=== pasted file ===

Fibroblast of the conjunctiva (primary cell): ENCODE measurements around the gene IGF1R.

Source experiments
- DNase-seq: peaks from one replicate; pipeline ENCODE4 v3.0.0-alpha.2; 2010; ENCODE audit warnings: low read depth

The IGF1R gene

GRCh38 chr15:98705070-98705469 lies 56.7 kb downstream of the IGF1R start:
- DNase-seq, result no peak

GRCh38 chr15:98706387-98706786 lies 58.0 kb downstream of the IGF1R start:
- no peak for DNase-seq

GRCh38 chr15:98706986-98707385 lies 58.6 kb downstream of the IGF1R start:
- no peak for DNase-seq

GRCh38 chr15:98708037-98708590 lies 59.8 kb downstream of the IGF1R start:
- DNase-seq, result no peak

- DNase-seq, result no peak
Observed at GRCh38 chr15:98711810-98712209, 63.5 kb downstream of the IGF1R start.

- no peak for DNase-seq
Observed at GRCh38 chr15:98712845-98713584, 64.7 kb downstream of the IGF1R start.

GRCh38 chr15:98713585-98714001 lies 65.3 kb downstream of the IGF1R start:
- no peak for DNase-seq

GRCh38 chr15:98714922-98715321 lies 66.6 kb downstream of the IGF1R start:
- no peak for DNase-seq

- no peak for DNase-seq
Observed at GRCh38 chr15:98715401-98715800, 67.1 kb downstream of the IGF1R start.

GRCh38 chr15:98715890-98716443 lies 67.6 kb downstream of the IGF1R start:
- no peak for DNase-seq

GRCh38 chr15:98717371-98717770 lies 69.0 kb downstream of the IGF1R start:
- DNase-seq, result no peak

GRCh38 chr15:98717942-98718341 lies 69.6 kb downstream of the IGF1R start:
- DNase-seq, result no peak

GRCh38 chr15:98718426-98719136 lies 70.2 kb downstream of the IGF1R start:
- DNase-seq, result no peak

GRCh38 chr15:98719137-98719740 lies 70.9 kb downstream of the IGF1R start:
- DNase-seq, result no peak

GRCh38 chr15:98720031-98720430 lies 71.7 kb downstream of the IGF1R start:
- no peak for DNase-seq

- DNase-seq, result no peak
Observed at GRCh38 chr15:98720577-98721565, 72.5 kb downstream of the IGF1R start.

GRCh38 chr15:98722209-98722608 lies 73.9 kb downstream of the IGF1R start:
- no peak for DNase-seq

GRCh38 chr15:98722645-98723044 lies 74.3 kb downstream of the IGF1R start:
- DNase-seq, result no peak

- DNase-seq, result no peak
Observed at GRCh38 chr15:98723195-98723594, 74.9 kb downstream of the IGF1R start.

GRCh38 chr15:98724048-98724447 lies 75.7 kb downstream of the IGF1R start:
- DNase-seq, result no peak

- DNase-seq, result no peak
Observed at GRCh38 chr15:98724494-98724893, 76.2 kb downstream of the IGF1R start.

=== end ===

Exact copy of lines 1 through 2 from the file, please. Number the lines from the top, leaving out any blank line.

Fibroblast of the conjunctiva (primary cell): ENCODE measurements around the gene IGF1R.

Source experiments